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Working with EXIF, IPTC and XMP in AWS Lambda

goceb profile image Goce ・3 min read

Reading / writing EXIF, IPTC and XMP data is a common operation when doing image processing. Almost all programming languages have some built in functionality for doing this, but there is a tool called ExifTool, which is something like a Swiss army knife when it comes to EXIF, IPTC and XMP. The only downside is the added complexity of setting it up for your environment.

The reason why we ended up using it over the built in PHP functionality, was the limited and somewhat unreliable output of the built in exif_read_data() function which did not properly detect the EXIF data on a number of different photos.

This setup uses Bref / PHP for the examples, but the same process and logic can be used for Node, Go and other languages.

ExifTool requires Perl to run so, we will need to add a Perl layer to our language of choice setup. Next we will create the ExifTool layer and put it all together. The final step is to use an ExifTool wrapper for your language of choice to do the ops.

I will not be showing the actual EXIF, IPTC and XMP reading / writing. This is quite language specific plus there are many different libraries and examples available online for each language, just Google it.

The Perl layer

Head over to MetaCPAN and scroll to the prebuild public Lambda layers section. Select the ARN for the AWS region and Perl version (5.32 in this case) you want to use. The ARN should look something like arn:aws:lambda:eu-west-1:445285296882:layer:perl-5-32-runtime-al2:2.

Creating the ExifTool layer

Here is a small script that creates the ExifTool Lambda layer. It is a bit verbose but it does the job. The important thing here is changing the shebang line.

#!/bin/sh
export EXIFTOOL_VERSION=12.14
rm -rf layer
curl https://exiftool.org/Image-ExifTool-${EXIFTOOL_VERSION}.tar.gz  --output Image-ExifTool-${EXIFTOOL_VERSION}.tar.gz
tar -xf Image-ExifTool-${EXIFTOOL_VERSION}.tar.gz
rm -rf Image-ExifTool-${EXIFTOOL_VERSION}.tar.gz
mkdir -p layer/bin
cp Image-ExifTool-${EXIFTOOL_VERSION}/exiftool layer/bin/.
sed -i "1 s/^.*$/#\!\/opt\/bin\/perl -w/" ./layer/bin/exiftool
cp -r Image-ExifTool-${EXIFTOOL_VERSION}/lib layer/bin/.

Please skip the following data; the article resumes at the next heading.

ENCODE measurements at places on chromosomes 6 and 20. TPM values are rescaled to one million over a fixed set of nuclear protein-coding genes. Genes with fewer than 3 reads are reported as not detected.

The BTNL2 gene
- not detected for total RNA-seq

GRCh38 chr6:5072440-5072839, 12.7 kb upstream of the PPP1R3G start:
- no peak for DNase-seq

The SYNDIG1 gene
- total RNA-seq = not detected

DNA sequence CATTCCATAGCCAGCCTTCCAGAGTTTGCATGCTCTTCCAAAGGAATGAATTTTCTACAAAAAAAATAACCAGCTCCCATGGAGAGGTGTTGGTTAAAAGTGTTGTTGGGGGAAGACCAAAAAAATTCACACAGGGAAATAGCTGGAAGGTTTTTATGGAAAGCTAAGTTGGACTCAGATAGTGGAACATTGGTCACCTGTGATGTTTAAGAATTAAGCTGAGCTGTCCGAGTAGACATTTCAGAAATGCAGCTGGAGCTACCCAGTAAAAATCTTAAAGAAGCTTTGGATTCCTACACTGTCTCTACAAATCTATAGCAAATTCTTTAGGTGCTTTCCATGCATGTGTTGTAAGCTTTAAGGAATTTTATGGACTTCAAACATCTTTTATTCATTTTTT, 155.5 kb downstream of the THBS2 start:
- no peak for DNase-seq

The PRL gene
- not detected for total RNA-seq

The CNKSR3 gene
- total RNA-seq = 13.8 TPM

rm -rf Image-ExifTool-${EXIFTOOL_VERSION}
cd layer
zip -r exiftool.zip ./*
cd ..
mv layer/exiftool.zip .
rm -rf layer

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Run this script, you will get an ZIP archive that you can use to create your Lambda layer in the AWS console.

Create layer

After you have created the layer, you will get an ARN that looks like arn:aws:lambda:region:123456789012:layer:exiftool:1.

Putting it all together

The last thing is the proper ordering of the layers. It is important to put the Perl and ExifTool layers first, so that the PHP (or another language of choice) layer bootstrap is not overwritten. The layer setup for Bref (PHP) in the serverless.yml file should look something like:

layers:
  - arn:aws:lambda:eu-west-1:445285296882:layer:perl-5-32-runtime-al2:2
  - arn:aws:lambda:eu-west-1:123456789012:layer:exiftool:1
  - ${bref:layer.php-74}
  - ${bref:extra.gmp-php-74}
  - ${bref:extra.imagick-php-74}
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ExifTool can be used by executing:

/opt/bin/perl /opt/bin/exiftool example.jpg
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Since you need an actual file on the filesystem, you can use the tmp directory and create a temporary file to use with ExifTool.
There are many PHP / Node / Go libraries that provide a wrapper on top of ExifTool for reading and writing EXIF, IPTC and XMP data. When using these libraries, make sure that you change the ExifTool path with this one /opt/bin/perl /opt/bin/exiftool.

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